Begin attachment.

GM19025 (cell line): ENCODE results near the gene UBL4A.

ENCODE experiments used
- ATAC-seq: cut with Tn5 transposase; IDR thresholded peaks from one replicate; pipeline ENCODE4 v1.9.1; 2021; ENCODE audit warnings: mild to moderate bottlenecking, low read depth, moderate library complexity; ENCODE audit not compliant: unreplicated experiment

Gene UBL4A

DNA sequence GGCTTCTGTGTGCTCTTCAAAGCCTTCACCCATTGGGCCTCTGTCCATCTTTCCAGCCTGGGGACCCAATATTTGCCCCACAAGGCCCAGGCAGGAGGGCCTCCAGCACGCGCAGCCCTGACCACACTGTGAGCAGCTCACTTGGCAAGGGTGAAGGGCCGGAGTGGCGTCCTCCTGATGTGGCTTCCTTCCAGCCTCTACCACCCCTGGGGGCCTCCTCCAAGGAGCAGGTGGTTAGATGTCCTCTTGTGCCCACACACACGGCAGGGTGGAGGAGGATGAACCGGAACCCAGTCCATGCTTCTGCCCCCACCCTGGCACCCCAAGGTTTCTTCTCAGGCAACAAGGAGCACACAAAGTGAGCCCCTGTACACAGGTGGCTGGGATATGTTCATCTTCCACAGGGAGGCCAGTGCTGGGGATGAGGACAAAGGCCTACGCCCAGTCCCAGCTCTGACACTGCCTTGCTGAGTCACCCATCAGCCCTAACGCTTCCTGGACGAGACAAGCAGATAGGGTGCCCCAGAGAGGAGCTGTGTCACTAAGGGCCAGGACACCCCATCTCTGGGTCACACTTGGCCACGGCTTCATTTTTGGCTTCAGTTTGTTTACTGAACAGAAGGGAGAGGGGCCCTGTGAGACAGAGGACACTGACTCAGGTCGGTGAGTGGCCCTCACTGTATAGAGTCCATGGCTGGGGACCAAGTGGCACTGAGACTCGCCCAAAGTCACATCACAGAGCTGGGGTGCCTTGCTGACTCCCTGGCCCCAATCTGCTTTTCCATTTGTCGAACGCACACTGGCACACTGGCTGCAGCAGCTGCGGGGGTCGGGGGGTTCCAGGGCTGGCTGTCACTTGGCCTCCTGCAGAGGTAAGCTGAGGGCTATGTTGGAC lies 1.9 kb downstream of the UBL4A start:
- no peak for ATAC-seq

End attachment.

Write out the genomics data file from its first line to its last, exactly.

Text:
GM19025 (cell line): ENCODE results near the gene UBL4A.

ENCODE experiments used
- ATAC-seq: cut with Tn5 transposase; IDR thresholded peaks from one replicate; pipeline ENCODE4 v1.9.1; 2021; ENCODE audit warnings: mild to moderate bottlenecking, low read depth, moderate library complexity; ENCODE audit not compliant: unreplicated experiment

Gene UBL4A

DNA sequence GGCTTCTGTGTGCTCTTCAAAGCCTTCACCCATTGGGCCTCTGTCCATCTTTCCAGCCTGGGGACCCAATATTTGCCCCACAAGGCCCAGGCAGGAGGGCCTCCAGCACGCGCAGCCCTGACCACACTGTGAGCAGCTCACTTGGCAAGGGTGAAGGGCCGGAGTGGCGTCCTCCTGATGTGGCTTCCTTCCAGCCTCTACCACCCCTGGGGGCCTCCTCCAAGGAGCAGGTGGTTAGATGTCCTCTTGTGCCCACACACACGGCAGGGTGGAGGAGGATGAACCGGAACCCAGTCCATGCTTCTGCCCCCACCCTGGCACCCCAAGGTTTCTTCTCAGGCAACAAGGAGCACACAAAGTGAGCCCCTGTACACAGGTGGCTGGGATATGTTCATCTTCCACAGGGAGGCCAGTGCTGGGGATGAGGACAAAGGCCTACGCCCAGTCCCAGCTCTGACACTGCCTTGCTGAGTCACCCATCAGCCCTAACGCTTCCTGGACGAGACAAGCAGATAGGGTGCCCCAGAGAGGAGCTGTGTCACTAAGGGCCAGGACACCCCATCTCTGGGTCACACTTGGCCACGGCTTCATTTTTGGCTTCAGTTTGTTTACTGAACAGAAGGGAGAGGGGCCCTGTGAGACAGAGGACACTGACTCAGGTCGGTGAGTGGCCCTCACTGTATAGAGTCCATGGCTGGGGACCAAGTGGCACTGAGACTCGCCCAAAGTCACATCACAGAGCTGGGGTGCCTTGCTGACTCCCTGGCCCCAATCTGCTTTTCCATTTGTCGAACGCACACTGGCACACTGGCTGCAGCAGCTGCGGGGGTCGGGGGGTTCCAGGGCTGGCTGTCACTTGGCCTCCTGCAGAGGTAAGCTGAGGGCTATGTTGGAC lies 1.9 kb downstream of the UBL4A start:
- no peak for ATAC-seq